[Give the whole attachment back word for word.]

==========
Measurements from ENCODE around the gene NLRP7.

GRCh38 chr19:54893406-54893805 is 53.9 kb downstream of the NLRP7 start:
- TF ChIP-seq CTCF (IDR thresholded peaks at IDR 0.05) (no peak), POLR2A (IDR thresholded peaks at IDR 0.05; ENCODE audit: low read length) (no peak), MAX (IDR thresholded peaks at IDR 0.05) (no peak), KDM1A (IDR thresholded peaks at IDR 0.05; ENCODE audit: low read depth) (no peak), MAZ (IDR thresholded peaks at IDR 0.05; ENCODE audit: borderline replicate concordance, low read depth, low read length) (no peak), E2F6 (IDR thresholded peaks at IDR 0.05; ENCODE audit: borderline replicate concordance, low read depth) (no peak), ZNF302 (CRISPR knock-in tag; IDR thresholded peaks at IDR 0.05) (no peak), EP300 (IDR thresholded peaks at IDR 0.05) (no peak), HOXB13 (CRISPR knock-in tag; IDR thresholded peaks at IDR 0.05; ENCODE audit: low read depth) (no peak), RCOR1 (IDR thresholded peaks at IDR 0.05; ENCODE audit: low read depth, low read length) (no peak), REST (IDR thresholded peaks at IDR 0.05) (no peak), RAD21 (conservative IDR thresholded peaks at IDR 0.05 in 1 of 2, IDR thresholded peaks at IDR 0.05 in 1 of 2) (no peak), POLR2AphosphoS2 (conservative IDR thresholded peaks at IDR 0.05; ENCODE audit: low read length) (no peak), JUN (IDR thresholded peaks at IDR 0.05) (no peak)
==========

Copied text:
Measurements from ENCODE around the gene NLRP7.

GRCh38 chr19:54893406-54893805 is 53.9 kb downstream of the NLRP7 start:
- TF ChIP-seq CTCF (IDR thresholded peaks at IDR 0.05) (no peak), POLR2A (IDR thresholded peaks at IDR 0.05; ENCODE audit: low read length) (no peak), MAX (IDR thresholded peaks at IDR 0.05) (no peak), KDM1A (IDR thresholded peaks at IDR 0.05; ENCODE audit: low read depth) (no peak), MAZ (IDR thresholded peaks at IDR 0.05; ENCODE audit: borderline replicate concordance, low read depth, low read length) (no peak), E2F6 (IDR thresholded peaks at IDR 0.05; ENCODE audit: borderline replicate concordance, low read depth) (no peak), ZNF302 (CRISPR knock-in tag; IDR thresholded peaks at IDR 0.05) (no peak), EP300 (IDR thresholded peaks at IDR 0.05) (no peak), HOXB13 (CRISPR knock-in tag; IDR thresholded peaks at IDR 0.05; ENCODE audit: low read depth) (no peak), RCOR1 (IDR thresholded peaks at IDR 0.05; ENCODE audit: low read depth, low read length) (no peak), REST (IDR thresholded peaks at IDR 0.05) (no peak), RAD21 (conservative IDR thresholded peaks at IDR 0.05 in 1 of 2, IDR thresholded peaks at IDR 0.05 in 1 of 2) (no peak), POLR2AphosphoS2 (conservative IDR thresholded peaks at IDR 0.05; ENCODE audit: low read length) (no peak), JUN (IDR thresholded peaks at IDR 0.05) (no peak)